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Joe and The Gene: A Mother's Perspective

joe with his birthday cake
Joe is like a lot of children his age, but a genetic syndrome has also made him very different.

Seeing Thomas Hunt Morgan’s experiments with fruit flies in episode one of The Gene: An Intimate History took me right back to ninth grade biology. My entire class of 14-year-olds paired up to carefully sedate swarms of fruit flies and group them according to their physical characteristics. Then we matched them up for mating and inspected their offspring to see which eye colors, stripe patterns and wing shapes had passed down to the new generation.

For many years, that was the extent of my interest in genetics.

Then came Joe. The only child of my husband and me, Joe is 11 years old, laughs a lot and loves to dance. Like a lot of 11-year-olds, he spends too much time on his iPad, ignores our directions and dawdles over dinner.

But Joe is also very different from most of his peers. He speaks only a few words, learns new things at a leisurely pace, needs help with tasks like climbing steps and opening doors, and is about the size of a child half his age.

Like Susannah, the child we met in episode 1, Joe was the product of a healthy pregnancy and a relatively uncomplicated birth. He was an easy newborn, sleeping soundly and enjoying his waking hours with hardly a fuss. All was well and my husband and I saw nothing but smooth sailing for our baby’s life.

But then, he began falling behind on the milestones every parent eagerly awaits. He wasn’t tracking objects with his eyes or reaching for them. He wasn’t able to push up on his arms or even hold his head very steady. He smiled mostly at lights, not faces or toys. He wasn’t growing at the expected rate, despite a healthy appetite.

This sent us on an odyssey of specialist visits: endocrinologists, ophthalmologists, developmental pediatricians, neurologists. They tested for some very scary conditions, and all of those tests came back negative. We were delighted not to have a frightening answer but frustrated to have no answer at all.

All of these question marks led us to a geneticist at VCU Health, who noted that Joe’s difficulties involved multiple systems: his vision, his growth, his cognitive function and his motor skills. This “constellation of issues,” she said, suggested that he has a genetic syndrome.

Most of us are familiar with at least one genetic syndrome— Down syndrome is perhaps the most universally recognized, but there are actually thousands of them. They each involve multiple signs and symptoms that make a child very different from his peers, and their root cause is a quirk in their DNA—what was referred to in The Gene as “a misspelling.”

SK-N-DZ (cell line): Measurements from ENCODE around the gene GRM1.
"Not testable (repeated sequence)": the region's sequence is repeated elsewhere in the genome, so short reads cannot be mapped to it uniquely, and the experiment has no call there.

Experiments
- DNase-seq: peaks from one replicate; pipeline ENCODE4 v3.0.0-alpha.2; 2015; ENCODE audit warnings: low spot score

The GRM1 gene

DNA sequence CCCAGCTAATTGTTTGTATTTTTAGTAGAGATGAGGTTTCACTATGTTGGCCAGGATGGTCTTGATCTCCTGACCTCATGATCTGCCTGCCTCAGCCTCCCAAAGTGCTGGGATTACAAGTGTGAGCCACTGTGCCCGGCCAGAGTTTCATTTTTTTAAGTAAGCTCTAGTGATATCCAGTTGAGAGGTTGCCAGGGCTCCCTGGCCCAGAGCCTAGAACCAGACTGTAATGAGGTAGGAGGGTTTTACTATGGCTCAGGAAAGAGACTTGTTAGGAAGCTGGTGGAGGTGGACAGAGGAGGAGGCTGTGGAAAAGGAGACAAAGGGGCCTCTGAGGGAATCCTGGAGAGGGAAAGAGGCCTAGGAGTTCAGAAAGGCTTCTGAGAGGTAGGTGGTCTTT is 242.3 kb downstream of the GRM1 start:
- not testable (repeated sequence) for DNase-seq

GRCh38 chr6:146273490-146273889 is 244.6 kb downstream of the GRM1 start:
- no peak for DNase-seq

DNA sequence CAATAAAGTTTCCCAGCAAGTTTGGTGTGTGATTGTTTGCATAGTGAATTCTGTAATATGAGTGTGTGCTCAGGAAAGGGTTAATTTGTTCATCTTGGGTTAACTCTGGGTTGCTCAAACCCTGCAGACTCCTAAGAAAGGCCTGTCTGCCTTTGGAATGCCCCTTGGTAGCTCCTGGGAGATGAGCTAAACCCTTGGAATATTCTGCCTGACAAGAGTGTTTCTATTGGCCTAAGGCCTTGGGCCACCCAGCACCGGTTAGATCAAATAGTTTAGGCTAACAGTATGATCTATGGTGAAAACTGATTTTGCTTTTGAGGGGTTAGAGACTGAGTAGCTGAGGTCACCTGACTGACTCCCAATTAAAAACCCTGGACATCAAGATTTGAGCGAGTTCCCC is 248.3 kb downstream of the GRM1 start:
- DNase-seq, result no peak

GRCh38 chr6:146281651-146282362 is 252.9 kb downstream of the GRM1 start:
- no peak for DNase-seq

Despite lots of tests, we don’t yet know what “misspelling” is responsible for Joe’s condition. Although Joe’s result was inconclusive, it now joins a growing pool of data with others who have undergone similar testing. The result will grow to inform geneticists hoping to help families like ours, and may eventually reveal an answer for us too.

While this changing science has the promise to help solve the mystery of Joe’s condition, it also contains the potential for harm. As we saw in episode one, a nascent understanding of heredity led to the development of eugenics, which sought to prevent the birth of people whose physical and mental characteristics were deemed undesirable.

Virginia’s own Sterilization Act of 1924 asserted that “heredity plays an important part in the transmission of sanity, idiocy, imbecility, epilepsy and crime,” and resulted in the forced sterilization of more than 8,000 people. It was not officially ended until the mid-1970s, and has left the commonwealth with a shameful legacy and a considerable economic consequence.

While episode one focused largely on the history of genetics, episode two will cover its future in a similar light. We will see its promise in curing devastating illness, as well as its potential for disturbing pitfalls. We’ll meet a young woman undergoing a new gene therapy for a progressive neurological condition, and another whose cancer treatment is aided by close examination of DNA from her tumor.

But we’ll also see how this new “gene editing” power has the potential to slide back into the murky territory of eugenics. Will it be used only to alleviate suffering and enhance life, or will it be used to edit children like Joe right out of existence?

For better or worse, each of us is the result of the genes our parents gave us. Joe has my nose, his father’s eyes, and facial expressions that mirror those of his grandfathers. But the unexpected “misspelling” coiled up in his DNA has also given us a child we could never have imagined—and would never want to replace.

Watch episode two of The Gene: An Intimate History on VPM PBS on April 14 at 8:00 p.m. Episode one is available to stream here.

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